With the insurgence of cell phones that allow for quick and easy web browsing, (Apple's iPhone and Verizon's/Google's Android most immediately come to mind) we've been discussing how we might want to design Luther's online course to be a bit more mobile friendly.
Any good design project starts with knowing your audience:
- Who will be using your product?
- How will they be using it?
- Where and when will they use it?
Online courses are no exception to these questions.
Students, of course, are the main users of online courses. But we need to think of them as and distinguish between both user and learner, ensuring that the course design meets the needs of both.
We know that when students come to their course space they aren't simply there to use
the web site. Rather they are there to learn the content, to interact with fellow students and instructors, to seriously and academically reflect on the material presented. However, we also know that if
they are unable to find the content, to figure out how to interact with each other, or to easily read the material, they will be frustrated and learning will be lost. Poor usability results in poor learning.
Where and When:
How does mobile learning fit into all of this? Well, we know that for the majority of our students, learning will happen at a desk (or similar) with a computer/laptop. In order to seriously engage with the course material, a study environment needs to be created that allows the student to comfortably and easily use the course web site. To this end, we have designed course spaces that, we hope, are easy to navigate, are consistent from course to course, and present the material in a usable manner.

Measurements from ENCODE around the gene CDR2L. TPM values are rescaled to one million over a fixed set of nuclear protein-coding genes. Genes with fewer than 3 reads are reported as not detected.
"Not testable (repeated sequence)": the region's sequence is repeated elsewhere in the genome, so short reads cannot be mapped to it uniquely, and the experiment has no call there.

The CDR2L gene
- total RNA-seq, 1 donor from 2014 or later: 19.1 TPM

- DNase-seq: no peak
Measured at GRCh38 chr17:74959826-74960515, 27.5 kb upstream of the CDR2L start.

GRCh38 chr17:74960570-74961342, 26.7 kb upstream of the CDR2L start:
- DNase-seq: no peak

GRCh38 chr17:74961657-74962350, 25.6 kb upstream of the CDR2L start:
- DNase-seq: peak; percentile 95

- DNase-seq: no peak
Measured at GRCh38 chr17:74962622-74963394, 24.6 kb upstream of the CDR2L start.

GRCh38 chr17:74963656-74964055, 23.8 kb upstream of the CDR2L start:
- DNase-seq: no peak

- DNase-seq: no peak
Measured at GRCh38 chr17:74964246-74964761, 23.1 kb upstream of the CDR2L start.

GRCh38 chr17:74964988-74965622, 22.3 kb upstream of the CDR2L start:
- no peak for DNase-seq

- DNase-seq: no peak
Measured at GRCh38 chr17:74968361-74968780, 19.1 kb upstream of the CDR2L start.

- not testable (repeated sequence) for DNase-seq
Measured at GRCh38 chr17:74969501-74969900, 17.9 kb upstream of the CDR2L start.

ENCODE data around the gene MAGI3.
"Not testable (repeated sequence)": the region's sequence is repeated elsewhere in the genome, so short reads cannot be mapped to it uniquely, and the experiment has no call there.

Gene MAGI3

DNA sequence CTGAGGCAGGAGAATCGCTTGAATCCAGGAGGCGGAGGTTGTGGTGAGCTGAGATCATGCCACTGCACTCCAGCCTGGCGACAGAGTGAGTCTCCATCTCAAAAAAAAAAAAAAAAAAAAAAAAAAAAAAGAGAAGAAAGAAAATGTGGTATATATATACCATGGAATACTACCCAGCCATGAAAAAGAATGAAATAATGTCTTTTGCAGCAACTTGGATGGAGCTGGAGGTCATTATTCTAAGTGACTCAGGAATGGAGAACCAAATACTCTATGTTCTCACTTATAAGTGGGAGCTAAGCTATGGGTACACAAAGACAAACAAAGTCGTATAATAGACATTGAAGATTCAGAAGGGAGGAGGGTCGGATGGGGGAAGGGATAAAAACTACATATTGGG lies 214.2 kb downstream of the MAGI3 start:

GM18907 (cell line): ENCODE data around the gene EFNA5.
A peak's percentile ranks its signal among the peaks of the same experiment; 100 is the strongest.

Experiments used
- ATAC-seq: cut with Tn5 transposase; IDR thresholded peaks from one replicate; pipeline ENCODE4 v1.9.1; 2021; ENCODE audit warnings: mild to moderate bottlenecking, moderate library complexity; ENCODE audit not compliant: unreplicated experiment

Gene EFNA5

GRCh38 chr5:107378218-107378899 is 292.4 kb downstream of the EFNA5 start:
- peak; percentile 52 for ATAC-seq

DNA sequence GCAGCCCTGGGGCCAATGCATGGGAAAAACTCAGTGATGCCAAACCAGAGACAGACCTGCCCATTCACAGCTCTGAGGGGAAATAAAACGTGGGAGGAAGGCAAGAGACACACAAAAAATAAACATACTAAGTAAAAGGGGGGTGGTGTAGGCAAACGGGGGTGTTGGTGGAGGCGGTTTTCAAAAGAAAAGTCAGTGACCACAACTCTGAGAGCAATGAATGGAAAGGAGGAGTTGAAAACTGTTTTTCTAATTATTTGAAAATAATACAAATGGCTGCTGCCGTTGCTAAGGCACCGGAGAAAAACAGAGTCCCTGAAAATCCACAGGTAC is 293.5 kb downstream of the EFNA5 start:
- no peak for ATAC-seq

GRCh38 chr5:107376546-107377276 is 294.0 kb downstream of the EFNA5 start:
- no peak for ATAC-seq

However, we also know that students are busy people and often on the go - how can we make the experience more user friendly in mobile situations? While we suspect that students most likely will not compose a 500-word essay from their mobile device, there are a few things that we've been working on that may be of interest to mobile users:
- Making the majority of the lectures available to download directly from your computer (.mp4) and/or to view directly from your mobile device (no Flash required)
- Doing our best to make sure any downloadable document is available as a PDF
- Investigating the use of Unicode fonts for the language courses
- Possibly developing a style sheet exclusively for mobile devices
If there are other things that you'd like to see us doing to make learning more mobiley-accessible, we'd love to hear from you.
Image: http://www.flickr.com/photos/leonardlow/ / CC BY 2.0